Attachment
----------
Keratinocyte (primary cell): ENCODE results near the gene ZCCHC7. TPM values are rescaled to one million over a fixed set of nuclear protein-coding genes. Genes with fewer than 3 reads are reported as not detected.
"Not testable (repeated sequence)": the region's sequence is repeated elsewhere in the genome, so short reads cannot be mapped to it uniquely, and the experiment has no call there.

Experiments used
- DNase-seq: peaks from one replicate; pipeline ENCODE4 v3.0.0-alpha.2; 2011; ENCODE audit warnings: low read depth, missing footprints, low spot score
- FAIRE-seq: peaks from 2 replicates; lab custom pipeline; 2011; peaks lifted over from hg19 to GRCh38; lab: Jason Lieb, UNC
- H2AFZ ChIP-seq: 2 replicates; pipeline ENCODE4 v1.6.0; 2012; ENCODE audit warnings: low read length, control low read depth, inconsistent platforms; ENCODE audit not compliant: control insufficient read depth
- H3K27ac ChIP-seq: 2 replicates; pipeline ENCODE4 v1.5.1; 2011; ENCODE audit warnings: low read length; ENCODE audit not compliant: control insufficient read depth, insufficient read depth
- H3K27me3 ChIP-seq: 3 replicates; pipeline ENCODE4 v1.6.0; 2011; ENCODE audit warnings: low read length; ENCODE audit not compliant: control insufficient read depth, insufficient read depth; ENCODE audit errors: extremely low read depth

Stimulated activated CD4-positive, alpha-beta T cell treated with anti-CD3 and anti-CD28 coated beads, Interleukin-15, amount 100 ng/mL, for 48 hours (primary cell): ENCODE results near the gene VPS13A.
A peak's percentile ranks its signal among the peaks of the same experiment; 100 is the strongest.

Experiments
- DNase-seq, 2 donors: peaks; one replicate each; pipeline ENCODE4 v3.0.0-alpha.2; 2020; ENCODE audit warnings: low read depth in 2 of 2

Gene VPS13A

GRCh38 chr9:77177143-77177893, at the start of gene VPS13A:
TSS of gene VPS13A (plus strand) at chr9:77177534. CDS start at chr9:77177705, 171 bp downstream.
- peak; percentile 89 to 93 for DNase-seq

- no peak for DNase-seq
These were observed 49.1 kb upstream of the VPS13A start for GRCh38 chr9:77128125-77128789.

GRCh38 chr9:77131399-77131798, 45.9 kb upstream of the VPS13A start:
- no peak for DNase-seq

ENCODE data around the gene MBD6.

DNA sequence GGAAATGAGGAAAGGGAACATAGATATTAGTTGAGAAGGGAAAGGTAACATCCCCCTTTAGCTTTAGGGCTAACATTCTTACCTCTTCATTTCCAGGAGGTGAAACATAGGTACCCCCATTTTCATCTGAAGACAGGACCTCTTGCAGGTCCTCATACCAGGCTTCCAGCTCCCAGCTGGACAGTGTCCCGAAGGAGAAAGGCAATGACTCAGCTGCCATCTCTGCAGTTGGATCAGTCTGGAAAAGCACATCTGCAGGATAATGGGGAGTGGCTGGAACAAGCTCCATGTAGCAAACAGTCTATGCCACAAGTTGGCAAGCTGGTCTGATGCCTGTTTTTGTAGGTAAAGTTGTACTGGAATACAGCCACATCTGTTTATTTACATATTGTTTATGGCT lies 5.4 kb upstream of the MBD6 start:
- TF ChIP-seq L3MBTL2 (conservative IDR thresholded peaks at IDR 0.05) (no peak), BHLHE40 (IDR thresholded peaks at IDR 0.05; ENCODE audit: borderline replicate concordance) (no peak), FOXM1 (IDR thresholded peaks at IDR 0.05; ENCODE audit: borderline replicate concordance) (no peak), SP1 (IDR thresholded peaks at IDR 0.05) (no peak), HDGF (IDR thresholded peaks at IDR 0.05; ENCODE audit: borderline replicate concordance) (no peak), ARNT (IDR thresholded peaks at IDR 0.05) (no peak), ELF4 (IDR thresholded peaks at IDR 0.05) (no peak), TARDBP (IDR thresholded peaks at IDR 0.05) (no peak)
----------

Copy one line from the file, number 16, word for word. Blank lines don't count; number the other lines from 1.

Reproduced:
- peak; percentile 89 to 93 for DNase-seq